Briseann an Duchais Trí Súil an Chait, The Maverick DNA of Black Jack Fitzgibbon, (Lord Clare 1749-1801), First Irish Born Attorney-General of the 18th Century, Pioneer of World-wide Metropolitan Policing, his sister Lady Arabella Jeffares, Blarney, Supporter of Tenant farmer and Rightboys, sister Eleanor married to Cork Barrister, Dominic Trant, the insult of Trinity Fellow Patrick Duignan to Father Arthur O’Leary, ‘The Friar with the barbarous Surname’ and an account of the Cork Rightboys in 1785 by Cork Apothecary John Barrett Bennett.

Bennett’s account is reproduced in an article in 1984 JCHAS by James S. Donnelly Junior, of the University of Wisconsin-Madison.  He is a leading authority of Cork and its Political and land History.  He acknowledges his debt to his graduate student Irene Whelan Hehir who laboured for months in deciphering Mr. Bennett’s account written for family consumption in 1785.  Donnelly’s introduction sets out the overall backdrop in terms of land tenure, religon and politics.  At times Bennet’s account reads like the News of the World, drunken Ministers, the upper Catholic Prelates sculling pints late in the Cork Taverns, marital infidelity etc.

Cork Apothecaries:

Mrs Amelia Jeffaries is mentioned in Bennett’s memoir as one of the instigators of the Rightboy movement in Co. Cork.  She clearly was a woman of charisma as her devoted followers laboured in their thousands without pay in her endeavour to drain the lake in Blarney.

Her sister Eleanor ironically was married to Dominic Trant, a Cork Barrister, who wrote a pamphlet against the Rightboys.  He killed Colhurst one of the Rightboy supporters and a major landowner in a duel outside Bray in 1787 and was charged and acquitted of murder. The Trants were an old Catholic Cork family intermarried with the Gallweys who became Church of Ireland, sometime in the 18th century.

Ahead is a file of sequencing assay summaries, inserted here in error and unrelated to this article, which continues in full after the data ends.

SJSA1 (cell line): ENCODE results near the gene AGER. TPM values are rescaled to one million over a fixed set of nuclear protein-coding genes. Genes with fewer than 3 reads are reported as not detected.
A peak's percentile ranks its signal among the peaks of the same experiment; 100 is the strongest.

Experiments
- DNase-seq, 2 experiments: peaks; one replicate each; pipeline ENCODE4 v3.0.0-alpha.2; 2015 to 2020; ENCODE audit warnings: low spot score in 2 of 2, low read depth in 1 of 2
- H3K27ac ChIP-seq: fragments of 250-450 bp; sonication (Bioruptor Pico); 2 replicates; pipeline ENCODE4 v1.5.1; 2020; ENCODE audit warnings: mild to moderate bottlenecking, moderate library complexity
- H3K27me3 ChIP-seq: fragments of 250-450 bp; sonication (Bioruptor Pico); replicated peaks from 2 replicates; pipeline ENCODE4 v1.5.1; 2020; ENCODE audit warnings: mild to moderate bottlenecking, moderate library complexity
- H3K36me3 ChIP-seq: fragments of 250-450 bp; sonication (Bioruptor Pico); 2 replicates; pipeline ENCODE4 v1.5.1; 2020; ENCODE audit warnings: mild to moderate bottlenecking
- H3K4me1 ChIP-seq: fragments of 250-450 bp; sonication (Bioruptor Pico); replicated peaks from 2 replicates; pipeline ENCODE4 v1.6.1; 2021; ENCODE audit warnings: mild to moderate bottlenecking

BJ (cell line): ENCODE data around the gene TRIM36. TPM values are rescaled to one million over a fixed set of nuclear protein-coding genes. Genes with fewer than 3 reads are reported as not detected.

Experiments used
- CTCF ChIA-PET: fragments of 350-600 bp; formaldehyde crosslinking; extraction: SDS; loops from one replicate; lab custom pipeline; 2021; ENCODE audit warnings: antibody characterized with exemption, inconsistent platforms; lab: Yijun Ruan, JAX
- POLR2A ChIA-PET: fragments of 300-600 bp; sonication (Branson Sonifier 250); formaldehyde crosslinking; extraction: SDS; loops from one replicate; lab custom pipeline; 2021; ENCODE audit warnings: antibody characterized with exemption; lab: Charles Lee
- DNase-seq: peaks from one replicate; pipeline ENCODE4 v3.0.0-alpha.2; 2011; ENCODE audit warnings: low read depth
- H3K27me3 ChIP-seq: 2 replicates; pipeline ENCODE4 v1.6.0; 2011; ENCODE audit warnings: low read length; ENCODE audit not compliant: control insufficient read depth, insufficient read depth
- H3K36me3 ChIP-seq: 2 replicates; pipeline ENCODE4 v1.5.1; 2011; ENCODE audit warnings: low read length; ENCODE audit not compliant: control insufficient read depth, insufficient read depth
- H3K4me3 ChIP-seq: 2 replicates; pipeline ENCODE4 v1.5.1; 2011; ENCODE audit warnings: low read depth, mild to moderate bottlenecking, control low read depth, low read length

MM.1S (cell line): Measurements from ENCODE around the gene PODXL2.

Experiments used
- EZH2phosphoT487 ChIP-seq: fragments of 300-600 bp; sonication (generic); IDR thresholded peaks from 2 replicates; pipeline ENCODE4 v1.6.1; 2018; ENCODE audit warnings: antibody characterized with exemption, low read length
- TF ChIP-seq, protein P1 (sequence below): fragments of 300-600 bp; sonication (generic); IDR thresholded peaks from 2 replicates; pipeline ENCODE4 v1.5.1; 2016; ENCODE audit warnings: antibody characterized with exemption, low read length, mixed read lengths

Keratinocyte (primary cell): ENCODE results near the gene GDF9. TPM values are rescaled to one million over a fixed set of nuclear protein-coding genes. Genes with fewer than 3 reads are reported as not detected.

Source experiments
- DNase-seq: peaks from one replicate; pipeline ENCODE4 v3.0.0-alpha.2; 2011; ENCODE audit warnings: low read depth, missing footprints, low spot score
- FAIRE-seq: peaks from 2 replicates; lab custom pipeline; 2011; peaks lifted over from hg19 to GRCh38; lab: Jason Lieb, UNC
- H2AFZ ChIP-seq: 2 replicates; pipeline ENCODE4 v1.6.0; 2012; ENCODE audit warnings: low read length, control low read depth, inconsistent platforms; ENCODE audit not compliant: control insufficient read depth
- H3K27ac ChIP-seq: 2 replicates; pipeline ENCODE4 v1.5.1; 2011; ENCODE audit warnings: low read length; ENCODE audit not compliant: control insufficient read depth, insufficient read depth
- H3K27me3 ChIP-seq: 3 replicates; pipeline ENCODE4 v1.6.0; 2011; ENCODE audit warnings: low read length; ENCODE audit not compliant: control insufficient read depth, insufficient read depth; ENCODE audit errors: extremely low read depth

Duignan was a fellow of Trinity College and a very successful barrister.  Although his father was a Catholic he was virulently anti-Catholic, however is wife was a Catholic with a private chapel and on his death his considerable fortune went to his Catholic nephew.

Father Arthur O’Leary started his Academy at Blackmoor Lane and was a major figure in the late 18th century widely respected.  He was highly insulted by Duignan of his surname understandable as ‘mórtas cine’.  Many of the Gaelic Aristocracy had fallen on very hard toe in the 18th century being reduced in many circumstances to living as labourers in hovels.  However they retained a pride in their origin ad they hope that one day their time would come again.

Jack Fitzgibbon, has enjoyed a very bad press in Irish History as one of the ‘Junta’ who de facto ruled the country for about 15 years towards the end of the 18th century.  At that time the Patriot Parliament deliberated, in fact it was devoid of power and while the Lawyer MPS deliberated after a busy day in the 4 Courts then in Hell near Christchurch or came up from their Estates real power resided in Dublin Castle.

Dublin had a chronic crime problem, the limited amount of policing was provided by half pay officers of broken down NCOs all Protestant. This was paid for by a charge on the tithes levied on the parish cess and the property owners were against any increase. Against trenchant Political, Religious opposition Fitzgibbon introduced a Dublin Police Force professionally officered and staffed.  Almost immediately here was a dramatic drop in crime. Some years later due to political pressure it was disbanded but within a few years it was the model for a similar force.  In turn this was the model for the RIC which was widely admired throughout the English speaking world for it efficiency and honesty.  The special circumstances of Ireland condemned it as apart from acting on police duties it was a gendamary charged with protecting the Imperial interest.

Fitzgibbon along with Foster and Beresford managed the county and economy.  When you look in detail at their performance it is remarkable.  The ushered in the greatest boom ever known in Ireland apart from the Celtic Tiger, they did not cause it but did things or prevented things happening that contributed to its success. Foster and Beresford ushered in balanced budgets and introduced capital budgets financed by borrowing.  Major reforms were introduced to support native industry.  Later in the 19th century Foster set up and Chaired the Bog Commissioners, taking no salary.  It  mapped all the bog areas as precursor to their exploitation which in the event did not happen until Born na Móna in the 1930s.